Today’s guest post comes from Jeffery Nelson, the creator of a great new blog called Living Bilingual. After you enjoy the article stop by and visit.
Language skills are hard to measure.
There is an innate subjectivity in analyzing a language learner or speaker and their language skills.
Languages are enormous, spanning literally an infinite number of sentences that can be produced from a set of words. In addition to that, you have the various meanings of words, sentences, how they are arranged, what tone is used, and literally thousands of other factors that complicate the matter.
While not infinite, the number of sentences is certainly greater than any number that would be significantly different than infinite.
After that, fluency of communication, confidence, pronunciation and accent, and who-knows-how-many-more factors are all included in analyzing how well someone speaks a language.
One area that can be measured fairly well is vocabulary. Even within vocabulary, you have passive vocabulary and active vocabulary that muddy the water a bit. Can you just recognize a word and give a ‘more or less’ meaning for the word, or can you actually produce the meaning of the word from seeing it, or produce the word from seeing the meaning?
All of these things require a different level of vocabulary and recognition/familiarity with the language.
So How Many Words Are Necessary?
The number of necessary words largely depends on your goal and is highly dependent on your ability to guess, deduce, connect, and construct meanings from imperfect data (your understanding of the language).
The common ‘rule of thumb,’ however, for general conversation is that with about 3,000 words a person can begin to learn through context without having simplified texts; reading blogs, newspapers, etc.
Of course, this rule varies language to language and topic to topic, however the exciting part is that 3,000 words, while it may seem like a lot, isn’t actually all that many. A person who learns 10 words per day, which would be an easy task with a spaced repetition program, including maintenance, would hit that mark it under a year.
You could be reading the newspaper in your new language in under a year if you just learned 10 new words per day!
Obviously this needs to be paired with the other components of language learning: listening, speaking, and writing, however as far as vocabulary is concerned with regards to all three, you would be set!
How Can I Learn More Vocabulary?
Let’s assume we are talking about active vocabulary. For example, you want to talk about casas (houses) and can actually come up with the word casas. That is an example of active vocabulary.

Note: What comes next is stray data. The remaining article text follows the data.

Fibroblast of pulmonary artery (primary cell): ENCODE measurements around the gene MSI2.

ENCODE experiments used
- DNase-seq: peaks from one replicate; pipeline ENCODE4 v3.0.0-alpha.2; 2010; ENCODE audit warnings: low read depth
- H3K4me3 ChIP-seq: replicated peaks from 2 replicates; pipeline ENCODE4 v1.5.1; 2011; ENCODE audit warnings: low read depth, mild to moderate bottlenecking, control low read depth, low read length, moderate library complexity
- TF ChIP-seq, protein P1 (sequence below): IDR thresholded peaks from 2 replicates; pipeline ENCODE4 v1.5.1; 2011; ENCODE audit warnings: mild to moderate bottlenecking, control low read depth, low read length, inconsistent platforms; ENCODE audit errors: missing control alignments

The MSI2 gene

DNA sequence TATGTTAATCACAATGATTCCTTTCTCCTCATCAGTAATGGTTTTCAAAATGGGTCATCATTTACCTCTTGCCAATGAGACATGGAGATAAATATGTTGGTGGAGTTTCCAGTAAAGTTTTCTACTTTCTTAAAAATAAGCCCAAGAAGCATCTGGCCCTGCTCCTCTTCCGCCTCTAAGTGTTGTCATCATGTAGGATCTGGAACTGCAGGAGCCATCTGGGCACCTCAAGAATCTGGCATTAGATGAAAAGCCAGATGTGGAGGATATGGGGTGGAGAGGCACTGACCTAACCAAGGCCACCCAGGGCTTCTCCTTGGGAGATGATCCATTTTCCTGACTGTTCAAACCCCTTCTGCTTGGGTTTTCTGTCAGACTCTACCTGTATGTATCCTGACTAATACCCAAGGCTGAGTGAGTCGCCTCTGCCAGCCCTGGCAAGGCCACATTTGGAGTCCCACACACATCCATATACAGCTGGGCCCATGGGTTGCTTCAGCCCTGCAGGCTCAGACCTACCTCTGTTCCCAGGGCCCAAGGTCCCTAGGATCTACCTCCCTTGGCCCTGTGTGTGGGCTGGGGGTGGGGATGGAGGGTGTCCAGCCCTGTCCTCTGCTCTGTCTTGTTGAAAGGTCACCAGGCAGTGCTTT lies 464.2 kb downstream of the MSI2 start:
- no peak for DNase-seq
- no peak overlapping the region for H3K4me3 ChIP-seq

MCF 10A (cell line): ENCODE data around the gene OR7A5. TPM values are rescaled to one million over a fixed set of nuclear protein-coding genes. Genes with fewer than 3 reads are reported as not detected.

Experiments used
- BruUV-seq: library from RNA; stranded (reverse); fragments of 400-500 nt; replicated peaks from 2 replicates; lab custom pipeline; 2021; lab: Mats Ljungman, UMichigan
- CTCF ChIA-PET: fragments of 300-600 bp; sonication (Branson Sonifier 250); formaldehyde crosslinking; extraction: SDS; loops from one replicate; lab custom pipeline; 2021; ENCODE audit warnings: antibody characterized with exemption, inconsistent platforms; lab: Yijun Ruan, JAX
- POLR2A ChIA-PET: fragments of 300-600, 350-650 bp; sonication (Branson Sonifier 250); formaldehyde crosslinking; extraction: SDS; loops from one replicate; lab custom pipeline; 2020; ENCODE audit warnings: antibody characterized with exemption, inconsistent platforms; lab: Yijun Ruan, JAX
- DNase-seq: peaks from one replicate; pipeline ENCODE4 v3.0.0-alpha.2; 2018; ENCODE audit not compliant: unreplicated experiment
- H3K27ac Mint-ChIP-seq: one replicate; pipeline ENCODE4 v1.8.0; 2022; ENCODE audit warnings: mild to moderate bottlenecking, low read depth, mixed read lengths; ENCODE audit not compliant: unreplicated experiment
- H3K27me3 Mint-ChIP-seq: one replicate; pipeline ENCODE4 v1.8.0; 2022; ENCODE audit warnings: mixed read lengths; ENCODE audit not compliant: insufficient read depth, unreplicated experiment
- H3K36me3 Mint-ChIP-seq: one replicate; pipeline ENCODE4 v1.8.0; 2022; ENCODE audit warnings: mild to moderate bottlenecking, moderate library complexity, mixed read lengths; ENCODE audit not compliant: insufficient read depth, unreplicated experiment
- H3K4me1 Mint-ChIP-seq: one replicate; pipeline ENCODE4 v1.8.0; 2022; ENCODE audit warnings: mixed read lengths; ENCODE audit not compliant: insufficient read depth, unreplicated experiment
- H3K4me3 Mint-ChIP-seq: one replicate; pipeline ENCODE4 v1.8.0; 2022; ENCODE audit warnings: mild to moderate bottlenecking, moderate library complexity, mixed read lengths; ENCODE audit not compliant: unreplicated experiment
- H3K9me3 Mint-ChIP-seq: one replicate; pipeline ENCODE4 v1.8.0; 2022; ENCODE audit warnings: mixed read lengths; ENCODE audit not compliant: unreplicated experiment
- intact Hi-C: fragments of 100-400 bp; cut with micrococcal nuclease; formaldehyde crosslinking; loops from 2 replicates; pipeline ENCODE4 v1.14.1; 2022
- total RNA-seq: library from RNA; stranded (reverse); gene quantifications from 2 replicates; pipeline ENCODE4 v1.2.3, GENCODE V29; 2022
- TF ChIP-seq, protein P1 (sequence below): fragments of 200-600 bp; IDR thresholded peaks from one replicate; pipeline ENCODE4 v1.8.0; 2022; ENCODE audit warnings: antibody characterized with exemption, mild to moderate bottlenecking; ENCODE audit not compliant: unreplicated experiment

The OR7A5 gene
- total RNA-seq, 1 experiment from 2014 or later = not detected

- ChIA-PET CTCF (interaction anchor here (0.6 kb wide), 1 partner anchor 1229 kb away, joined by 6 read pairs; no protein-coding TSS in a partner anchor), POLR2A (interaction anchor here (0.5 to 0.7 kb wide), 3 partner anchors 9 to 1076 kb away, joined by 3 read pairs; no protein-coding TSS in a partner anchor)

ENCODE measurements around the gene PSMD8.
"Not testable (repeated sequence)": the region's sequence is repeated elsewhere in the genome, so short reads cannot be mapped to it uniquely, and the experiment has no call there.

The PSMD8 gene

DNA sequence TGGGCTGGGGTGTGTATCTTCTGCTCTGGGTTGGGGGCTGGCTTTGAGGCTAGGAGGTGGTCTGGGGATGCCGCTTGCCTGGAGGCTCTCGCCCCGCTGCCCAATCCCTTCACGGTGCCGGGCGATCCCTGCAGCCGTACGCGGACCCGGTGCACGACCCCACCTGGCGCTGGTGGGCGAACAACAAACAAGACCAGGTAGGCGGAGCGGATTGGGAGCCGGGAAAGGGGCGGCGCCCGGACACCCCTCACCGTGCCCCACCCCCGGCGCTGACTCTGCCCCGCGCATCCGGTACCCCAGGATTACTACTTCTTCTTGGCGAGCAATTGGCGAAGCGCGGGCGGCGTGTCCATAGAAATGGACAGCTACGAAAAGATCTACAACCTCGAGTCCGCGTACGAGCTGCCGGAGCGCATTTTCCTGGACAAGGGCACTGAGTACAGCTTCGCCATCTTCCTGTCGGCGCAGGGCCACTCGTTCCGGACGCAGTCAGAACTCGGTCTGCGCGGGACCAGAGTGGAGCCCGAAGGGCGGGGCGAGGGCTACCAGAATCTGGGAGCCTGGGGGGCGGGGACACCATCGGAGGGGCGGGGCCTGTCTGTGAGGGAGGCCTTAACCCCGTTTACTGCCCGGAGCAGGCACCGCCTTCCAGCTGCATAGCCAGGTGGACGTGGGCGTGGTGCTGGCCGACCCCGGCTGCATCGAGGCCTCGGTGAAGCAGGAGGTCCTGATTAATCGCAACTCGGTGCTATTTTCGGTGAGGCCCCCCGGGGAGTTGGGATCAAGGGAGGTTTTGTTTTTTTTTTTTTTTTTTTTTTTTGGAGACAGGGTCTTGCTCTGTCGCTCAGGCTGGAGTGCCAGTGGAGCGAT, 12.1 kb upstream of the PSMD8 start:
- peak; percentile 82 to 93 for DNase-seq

Passive vocabulary would be seeing the word casas and realizing it meant houses in context. I am a big proponent of using a spaced repetition system to learn vocabulary, especially active vocabulary, and help me retain it.
With this method, I can look at my deck and see how many words I can easily recall within that deck to give me an idea of my vocabulary. However, this excludes easy words I didn’t need to put in there, cognates, words I just seem to remember easily, etc.
If there are 500 words in my deck then that means I have learned 500 words I couldn’t easily remember, not total.
Another easy way to measure your vocabulary would be to pick up a frequency list of vocabulary words, randomly select 100 words from the list, and then see how many you got right out of those randomly selected words. This would give you a baseline to work with.
Then, as you go on learning your language, continue to take that same ‘test’ with the same frequency list until you are doing very well, and then perhaps expand the list to a greater number (i.e. the top 10,000 words instead of top 5,000 words).
The reason I like this strategy as opposed to using a dictionary is that there are a lot of words in the English dictionary that I don’t have in my active vocabulary. The reason is that I never use, hear, or speak them.
What is the point of being discouraged when learning a language because you didn’t know the word antiestablishmentarianism in German?
Stick to words that matter.
Even more importantly than hitting your language vocabulary numbers, you’ll find language learning to be more pleasant if you pick the correct language to study.
About the author: Jeffrey Nelson is a husband, father, author and bilingual living and working in the Midwestern United States. He lives with his Mexican wife and their son, Liam, who is currently being raised bilingual in English and Spanish. Find out more about him and his journey to learn a language here.